Bongbong Marcos reaps $14.36 billion in investment pledges abroad

These, he said, were in sectors of renewable energy, data centres, e-commerce, broadband technology, startups, government housing, and agriculture.

Daphne Galvez

Daphne Galvez

Philippine Daily Inquirer


Philippine President Ferdinand ‘Bongbong’ Marcos Jr. accompanied by his wife, first lady Louise Araneta-Marcos (right) with Singapore Foreign Minister Vivian Balakrishnan and his wife Joy Balakrishnan attend an orchid naming ceremony at the National Orchid Garden in Singapore on Sept. 7, 2022. (Pool photo by ROSLAN RAHMAN via Agence France-Presse)

September 8, 2022

MANILA , Philippines — President Ferdinand “Bongbong” Marcos Jr. announced on Wednesday that he was able to secure $14.36 billion worth of investment pledges in his recently concluded inaugural state visits to Indonesia and Singapore this week.

These, he said, were in sectors of renewable energy, data centers, e-commerce, broadband technology, startups, government housing, and agriculture.

The pledges were enclosed in 10 letters of intent and 12 memoranda of understanding from 22 Indonesian and Singaporean investors.

“This will support our country’s economic recovery efforts and create more jobs for Filipinos here in our country,” Marcos said in his speech during his arrival at the Ninoy Aquino International Airport Terminal 2.

He pointed out that securing foreign investments was one of his promises in his first State of the Nation Address, saying the ones secured in Indonesia and Singapore were “just the beginning.”

“Your government will do everything, the Cabinet will do everything, we will do everything that all of these that we started in my first state visits will be meaningful and will be completed until ordinary people can feel the effects of those investments,” Marcos said in Filipino.

“We look forward to doing the detailed work that is necessary to bring all of these proposals to fruition and that is what we are all now going to bend ourselves to this work. We will not stop until we can come back and say that these MOUs  and letters of intent would bear results,” he added.

Fruitful, engaging

Marcos described his inaugural state visits to two Southeast Asian neighbors as “fruitful and engaging.”

He recalled how he met with Indonesian President Joko Widodo to “comprehensively discuss our overall bilateral ties with Indonesia,” covering defense, security, maritime cooperation, and trade and investment and people-to-people ties.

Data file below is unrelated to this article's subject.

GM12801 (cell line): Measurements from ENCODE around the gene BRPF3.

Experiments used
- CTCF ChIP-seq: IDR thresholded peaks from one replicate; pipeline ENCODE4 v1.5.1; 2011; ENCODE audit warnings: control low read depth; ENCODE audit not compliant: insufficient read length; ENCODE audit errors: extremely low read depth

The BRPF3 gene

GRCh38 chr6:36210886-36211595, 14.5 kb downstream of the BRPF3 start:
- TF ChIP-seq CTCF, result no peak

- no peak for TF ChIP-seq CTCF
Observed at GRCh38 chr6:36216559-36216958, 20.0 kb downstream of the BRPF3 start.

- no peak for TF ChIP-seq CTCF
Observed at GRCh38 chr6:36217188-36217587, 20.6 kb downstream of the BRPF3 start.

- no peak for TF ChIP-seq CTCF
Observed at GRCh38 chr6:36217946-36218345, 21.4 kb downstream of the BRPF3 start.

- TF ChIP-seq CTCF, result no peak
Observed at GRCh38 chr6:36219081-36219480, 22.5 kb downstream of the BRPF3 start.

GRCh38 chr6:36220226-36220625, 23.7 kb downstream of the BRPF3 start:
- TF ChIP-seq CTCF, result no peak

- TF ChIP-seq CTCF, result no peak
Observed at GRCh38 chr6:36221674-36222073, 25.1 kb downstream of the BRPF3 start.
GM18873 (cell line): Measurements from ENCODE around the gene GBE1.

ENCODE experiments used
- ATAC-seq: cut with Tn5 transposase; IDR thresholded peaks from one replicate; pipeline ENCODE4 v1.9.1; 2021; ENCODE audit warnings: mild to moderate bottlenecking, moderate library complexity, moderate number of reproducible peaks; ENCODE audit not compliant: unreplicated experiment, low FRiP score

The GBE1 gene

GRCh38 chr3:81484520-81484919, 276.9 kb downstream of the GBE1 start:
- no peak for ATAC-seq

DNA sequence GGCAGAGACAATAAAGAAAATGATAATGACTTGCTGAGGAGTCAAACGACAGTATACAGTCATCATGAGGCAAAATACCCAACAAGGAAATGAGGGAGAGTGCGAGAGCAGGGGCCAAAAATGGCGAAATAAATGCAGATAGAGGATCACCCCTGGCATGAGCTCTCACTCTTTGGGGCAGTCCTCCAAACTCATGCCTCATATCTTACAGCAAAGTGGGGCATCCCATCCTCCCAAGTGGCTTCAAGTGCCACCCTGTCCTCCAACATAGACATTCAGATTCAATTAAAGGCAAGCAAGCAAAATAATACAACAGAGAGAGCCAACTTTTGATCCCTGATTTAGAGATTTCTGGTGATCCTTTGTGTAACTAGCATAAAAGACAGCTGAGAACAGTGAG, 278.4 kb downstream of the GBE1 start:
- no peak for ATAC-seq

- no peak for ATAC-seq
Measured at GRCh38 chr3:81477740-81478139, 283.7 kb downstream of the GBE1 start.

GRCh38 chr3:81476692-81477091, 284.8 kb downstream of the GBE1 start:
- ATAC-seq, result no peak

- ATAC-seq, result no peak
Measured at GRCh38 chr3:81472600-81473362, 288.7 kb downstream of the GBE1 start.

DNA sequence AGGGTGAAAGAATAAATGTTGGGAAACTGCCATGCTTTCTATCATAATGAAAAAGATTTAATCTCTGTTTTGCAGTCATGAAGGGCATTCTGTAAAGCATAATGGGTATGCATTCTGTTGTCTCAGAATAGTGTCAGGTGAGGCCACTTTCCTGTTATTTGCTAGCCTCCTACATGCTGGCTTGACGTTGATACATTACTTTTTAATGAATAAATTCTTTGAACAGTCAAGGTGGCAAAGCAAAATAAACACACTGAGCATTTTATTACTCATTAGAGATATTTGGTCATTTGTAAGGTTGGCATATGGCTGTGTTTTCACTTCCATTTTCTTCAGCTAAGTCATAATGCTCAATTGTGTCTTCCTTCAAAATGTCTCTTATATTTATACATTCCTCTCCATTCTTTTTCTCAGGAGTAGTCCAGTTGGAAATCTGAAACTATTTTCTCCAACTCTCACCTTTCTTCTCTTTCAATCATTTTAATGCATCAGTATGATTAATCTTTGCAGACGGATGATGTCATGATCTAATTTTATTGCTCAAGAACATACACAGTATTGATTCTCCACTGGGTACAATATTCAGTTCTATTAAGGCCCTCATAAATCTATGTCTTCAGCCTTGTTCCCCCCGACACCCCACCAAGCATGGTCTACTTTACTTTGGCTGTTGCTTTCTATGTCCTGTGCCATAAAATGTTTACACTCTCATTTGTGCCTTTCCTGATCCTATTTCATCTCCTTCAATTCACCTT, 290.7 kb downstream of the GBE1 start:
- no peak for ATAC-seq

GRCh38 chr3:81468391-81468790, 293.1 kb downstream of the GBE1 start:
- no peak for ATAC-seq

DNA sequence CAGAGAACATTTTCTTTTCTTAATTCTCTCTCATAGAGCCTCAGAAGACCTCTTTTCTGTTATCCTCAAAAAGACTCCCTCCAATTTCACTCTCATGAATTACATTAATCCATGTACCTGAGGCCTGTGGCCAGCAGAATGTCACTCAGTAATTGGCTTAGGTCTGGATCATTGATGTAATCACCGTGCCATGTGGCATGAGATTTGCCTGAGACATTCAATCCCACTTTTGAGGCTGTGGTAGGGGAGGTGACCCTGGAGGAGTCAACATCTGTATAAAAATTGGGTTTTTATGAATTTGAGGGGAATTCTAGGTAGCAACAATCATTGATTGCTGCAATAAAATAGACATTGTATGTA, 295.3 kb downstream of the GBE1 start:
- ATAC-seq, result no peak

He also said he and Widodo discussed the “delimitation” of each of the countries.

“We renewed our commitment to stronger bilateral cooperation as fellow Asean [Association of Southeast Asian Nations)] members and as two of the largest maritime nations in the world,” Marcos said.

“Notably, President Widodo and I discussed the delimitation of our boundaries, respective to our continental shelves, which I hope can become a template for resolving conflicting claims,” he added.

They also talked about the Philippines importing fertilizers from Indonesia and increasing coal imports for the country’s energy supply, Marcos said.

He also recalled his meeting with Singapore President Halimah Yacob and Prime Minister Lee Hsien Loong, during which they “highlighted the deep and enduring frienship” between the Philippines and Singapore.

“The visits also offered us an opportunity to exchange views with the leaders of Indonesia and Singapore on important regional and global issues that affect security in our region,” he said.

“We were cognizant of our roles as neighbors and partners in Asean. We all share the view that in this time of geopolitical turmoil and uncertainty, unity, mutual respect and the principle of sovereign equality should always prevail in our efforts to uphold peace and stability and an environment conducive to our continued national development,” Marcos added.

Bilateral agreements

In his state visits, Marcos said he also witnessed the signing of agreements with Indonesia to “deepen ties from defense, security to the creative economy and even to culture.”

He added the Philippines and Indonesia agreed to pursue joint activities for the next five years.

Meanwhile, the Philippines and Singapore signed agreements on counterterrorism, personal data protection, digital cooperation, water resource management, and investment, Marcos said.


“Indonesia and Singapore are key trade and investment partners of the Philippines. More notably Singapore is our top trading partner in Asean and sixth worldwide and our top source of approved investments last year,” he said.

During his trips, Marcos also visited the Filipino communities in Indonesia and Singapore.

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